I had my opinion of men raised and dropped in the same day yesterday. Just when I thought chivalry was dead...

I was riding the bus yesterday morning, which was packed as it always is between 7:30 and 8:30 because of the school kids. I was running late as usual or I would have been on the 7:15 and been able to breathe for the whole ride. The bus had thinned out and there were only a few of us standing when we got to the stop before mine. I was standing in front of one of the coveted single seats on the right hand side of the bus when the woman in the seat in front of me got off the bus. There were a couple of hispanic men standing near me, holding onto the metal bars and black straps as I was. My stop was next, which was about 3 minutes down the line so I didn't bother to take the empty seat. I waited for one of the guys next to me to rush to it and moved myself so I wouldn't block the path. But no one took the seat. I looked at the other standees--they were all men. As the bus went forward toward my stop, I waited for someone to take the seat but still no one did. Finally as we approached my stop, I moved to stand in the doorway to make a quick exit and sprint to work. The man who'd been standing next to me looked up at me, realized I was getting off, and took the single seat. I got off the bus thinking how surprising that small gesture was to me, that neither he nor any of the other men on the bus would take the seat as long as I was standing. I guess I didn't see chivalry much in my daily life anymore. It made me happy for most of the morning, knowing there were still old-fashioned guys out there. Then...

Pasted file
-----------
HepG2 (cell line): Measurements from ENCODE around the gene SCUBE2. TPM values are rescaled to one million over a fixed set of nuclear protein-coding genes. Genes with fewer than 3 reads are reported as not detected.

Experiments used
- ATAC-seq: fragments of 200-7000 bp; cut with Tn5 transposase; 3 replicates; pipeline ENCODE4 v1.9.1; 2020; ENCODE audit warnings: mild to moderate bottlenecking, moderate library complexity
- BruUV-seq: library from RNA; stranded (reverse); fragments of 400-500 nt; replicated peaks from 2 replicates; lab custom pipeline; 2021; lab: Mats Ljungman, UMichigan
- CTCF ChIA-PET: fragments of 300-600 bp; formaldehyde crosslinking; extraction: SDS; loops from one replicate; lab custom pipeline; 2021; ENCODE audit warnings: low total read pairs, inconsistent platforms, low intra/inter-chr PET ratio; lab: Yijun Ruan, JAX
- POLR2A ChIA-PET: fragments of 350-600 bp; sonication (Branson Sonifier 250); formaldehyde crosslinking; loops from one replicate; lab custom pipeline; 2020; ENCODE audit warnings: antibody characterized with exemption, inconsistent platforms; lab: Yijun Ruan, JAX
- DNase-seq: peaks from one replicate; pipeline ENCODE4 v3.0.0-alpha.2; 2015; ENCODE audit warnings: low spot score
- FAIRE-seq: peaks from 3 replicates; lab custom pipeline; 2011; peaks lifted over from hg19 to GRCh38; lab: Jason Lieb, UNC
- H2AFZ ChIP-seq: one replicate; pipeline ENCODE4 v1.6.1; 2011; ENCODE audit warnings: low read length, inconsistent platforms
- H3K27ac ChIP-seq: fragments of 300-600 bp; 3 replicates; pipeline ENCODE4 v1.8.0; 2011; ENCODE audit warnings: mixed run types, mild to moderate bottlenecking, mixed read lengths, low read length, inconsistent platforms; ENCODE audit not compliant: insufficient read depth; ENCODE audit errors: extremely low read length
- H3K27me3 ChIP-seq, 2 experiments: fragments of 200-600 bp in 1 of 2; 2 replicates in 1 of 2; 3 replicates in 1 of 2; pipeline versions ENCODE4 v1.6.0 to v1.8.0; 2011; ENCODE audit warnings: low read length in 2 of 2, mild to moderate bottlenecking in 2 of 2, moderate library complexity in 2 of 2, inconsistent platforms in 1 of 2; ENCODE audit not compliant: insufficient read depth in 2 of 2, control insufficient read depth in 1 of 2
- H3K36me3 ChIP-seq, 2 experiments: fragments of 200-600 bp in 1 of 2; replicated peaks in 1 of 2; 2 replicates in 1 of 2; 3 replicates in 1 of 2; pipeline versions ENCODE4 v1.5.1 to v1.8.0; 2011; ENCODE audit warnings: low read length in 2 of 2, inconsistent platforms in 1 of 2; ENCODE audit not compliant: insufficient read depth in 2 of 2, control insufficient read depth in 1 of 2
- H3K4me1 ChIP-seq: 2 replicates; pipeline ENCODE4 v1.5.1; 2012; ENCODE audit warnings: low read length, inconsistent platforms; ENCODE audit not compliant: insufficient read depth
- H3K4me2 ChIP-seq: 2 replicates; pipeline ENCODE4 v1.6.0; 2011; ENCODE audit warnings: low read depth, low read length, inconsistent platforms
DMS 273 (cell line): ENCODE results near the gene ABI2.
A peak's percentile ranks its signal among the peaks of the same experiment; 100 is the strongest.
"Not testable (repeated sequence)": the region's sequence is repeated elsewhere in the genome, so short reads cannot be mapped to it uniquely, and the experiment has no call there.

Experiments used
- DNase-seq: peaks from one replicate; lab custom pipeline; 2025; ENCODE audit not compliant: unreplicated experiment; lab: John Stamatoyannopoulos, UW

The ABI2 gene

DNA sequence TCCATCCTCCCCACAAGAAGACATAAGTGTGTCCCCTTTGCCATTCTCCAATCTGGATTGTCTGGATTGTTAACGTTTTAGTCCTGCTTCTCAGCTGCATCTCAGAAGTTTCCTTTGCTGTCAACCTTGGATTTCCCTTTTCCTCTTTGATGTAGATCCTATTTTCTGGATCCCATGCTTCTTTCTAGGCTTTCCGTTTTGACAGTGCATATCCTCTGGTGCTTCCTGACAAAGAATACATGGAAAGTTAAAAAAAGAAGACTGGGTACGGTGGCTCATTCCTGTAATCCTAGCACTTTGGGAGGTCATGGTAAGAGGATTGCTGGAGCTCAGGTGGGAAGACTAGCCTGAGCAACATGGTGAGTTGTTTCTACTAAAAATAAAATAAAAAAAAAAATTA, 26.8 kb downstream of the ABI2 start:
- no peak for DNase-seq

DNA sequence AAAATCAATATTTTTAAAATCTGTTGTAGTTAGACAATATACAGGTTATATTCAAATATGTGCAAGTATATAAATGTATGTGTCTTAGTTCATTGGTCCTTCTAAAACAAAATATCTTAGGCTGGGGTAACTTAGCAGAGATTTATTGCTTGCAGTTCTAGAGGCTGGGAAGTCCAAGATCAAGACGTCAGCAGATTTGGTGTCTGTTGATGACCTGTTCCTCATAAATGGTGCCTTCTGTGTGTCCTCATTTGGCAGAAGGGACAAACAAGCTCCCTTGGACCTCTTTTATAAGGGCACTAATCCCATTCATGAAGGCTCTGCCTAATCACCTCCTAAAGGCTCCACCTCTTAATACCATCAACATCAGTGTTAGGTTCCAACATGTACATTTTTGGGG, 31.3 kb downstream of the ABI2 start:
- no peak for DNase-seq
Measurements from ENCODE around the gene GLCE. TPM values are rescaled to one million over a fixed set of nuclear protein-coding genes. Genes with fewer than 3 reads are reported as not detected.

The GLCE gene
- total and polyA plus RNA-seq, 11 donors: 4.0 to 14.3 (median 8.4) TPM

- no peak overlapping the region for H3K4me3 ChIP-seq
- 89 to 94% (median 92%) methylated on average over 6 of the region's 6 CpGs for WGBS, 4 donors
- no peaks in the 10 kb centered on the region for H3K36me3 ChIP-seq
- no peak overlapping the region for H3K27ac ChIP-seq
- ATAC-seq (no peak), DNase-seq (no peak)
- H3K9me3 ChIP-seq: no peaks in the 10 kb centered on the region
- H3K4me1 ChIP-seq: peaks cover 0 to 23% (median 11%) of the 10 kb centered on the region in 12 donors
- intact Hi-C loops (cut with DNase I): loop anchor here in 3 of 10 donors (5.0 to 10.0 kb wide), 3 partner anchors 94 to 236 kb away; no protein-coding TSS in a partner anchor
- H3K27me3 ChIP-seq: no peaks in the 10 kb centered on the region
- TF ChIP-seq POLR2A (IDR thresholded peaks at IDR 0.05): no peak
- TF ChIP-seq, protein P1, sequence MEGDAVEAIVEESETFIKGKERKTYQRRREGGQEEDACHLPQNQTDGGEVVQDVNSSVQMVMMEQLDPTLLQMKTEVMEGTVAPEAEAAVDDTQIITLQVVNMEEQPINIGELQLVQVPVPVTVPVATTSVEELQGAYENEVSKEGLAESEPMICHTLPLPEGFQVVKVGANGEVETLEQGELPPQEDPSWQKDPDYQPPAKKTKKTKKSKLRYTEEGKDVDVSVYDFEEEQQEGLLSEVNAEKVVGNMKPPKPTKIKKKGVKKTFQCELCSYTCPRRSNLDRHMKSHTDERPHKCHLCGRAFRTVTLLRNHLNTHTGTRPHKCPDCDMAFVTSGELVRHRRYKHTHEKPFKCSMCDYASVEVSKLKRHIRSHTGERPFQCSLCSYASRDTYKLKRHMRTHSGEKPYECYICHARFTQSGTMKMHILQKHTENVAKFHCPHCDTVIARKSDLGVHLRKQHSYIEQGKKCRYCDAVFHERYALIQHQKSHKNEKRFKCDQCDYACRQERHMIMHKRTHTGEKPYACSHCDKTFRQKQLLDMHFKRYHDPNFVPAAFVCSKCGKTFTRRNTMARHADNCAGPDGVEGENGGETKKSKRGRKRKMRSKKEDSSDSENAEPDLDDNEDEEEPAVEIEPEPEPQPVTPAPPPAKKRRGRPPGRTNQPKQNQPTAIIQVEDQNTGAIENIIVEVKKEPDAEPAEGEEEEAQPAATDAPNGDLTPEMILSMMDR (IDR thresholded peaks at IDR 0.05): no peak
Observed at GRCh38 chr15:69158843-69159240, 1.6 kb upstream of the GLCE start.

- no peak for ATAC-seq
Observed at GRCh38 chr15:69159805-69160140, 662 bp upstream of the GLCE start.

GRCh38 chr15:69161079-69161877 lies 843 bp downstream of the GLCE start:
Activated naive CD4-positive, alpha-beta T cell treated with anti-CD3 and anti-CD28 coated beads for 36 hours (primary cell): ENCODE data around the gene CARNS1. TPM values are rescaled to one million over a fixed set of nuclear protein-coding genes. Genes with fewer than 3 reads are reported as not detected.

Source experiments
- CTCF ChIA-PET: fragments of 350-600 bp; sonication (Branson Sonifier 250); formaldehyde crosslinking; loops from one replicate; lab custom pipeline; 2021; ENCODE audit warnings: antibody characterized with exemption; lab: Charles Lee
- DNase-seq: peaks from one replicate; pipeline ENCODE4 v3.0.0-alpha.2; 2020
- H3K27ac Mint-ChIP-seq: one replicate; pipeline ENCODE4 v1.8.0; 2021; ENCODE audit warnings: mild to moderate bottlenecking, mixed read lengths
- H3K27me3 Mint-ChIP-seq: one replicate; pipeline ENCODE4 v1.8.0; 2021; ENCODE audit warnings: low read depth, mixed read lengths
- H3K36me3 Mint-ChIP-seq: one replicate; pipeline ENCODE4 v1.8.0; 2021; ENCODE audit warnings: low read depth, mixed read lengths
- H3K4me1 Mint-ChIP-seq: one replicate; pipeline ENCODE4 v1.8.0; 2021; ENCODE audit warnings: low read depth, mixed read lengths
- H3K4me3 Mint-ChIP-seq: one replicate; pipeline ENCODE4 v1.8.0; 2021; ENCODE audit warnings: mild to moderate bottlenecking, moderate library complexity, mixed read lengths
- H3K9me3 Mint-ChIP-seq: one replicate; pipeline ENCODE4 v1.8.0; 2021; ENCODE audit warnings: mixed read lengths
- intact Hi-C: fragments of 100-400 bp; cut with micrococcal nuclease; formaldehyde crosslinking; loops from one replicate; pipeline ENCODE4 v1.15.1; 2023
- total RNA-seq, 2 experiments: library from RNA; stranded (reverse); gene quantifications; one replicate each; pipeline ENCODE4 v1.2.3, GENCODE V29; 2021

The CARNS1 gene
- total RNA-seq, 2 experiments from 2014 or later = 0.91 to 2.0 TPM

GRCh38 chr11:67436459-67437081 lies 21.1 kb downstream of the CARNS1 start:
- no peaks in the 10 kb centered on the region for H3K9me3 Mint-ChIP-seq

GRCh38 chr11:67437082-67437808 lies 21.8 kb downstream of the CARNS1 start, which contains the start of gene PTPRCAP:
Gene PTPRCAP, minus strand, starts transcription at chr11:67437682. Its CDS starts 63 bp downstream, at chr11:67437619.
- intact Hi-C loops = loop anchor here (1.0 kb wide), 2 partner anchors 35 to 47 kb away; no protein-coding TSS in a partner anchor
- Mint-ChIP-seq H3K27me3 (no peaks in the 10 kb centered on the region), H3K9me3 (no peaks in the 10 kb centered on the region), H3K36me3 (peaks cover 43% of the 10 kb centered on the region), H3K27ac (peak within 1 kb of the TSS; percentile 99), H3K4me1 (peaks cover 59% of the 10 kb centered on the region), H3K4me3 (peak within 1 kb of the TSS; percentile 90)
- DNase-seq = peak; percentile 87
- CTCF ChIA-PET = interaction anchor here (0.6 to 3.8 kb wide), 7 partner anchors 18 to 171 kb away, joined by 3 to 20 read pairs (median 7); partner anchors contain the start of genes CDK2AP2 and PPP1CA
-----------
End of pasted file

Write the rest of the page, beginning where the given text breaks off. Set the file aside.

Walking to Forest Hill Station last night, on my way home from work, I was walking along the wall that borders one side of 7th Avenue across from Sutro Tower

and the lagoon that I assume gave Laguna Honda Hospital, just up the street from there, the name. I was looking ok and feeling happy, thinking about the pretty good day I'd had. But I certainly wasn't traffic-stoppingly stunning. Nevertheless, as I walked I heard a quick car horn toot and looked up. A cab was passing by on the lagoon side of 7th and the man driving had his head out the window staring at me and grinning idiotically. As he passed by and I turned away, I admittedly smiled to myself, flattered by the compliment. I think almost anytime someone finds you attractive enough to comment, whether the comment is a "You look great today" or a honk on the car horn, it should be considered a compliment. Which is not to say that the compliment entitles the deliverer to anything. As I continued walking down 7th, I saw the man in his cab drive by me again. He looked back at me as he passed and I got an uncomfortable feeling. There was nowhere to pull over along the wall, but just past Clarendon there was the church parking lot.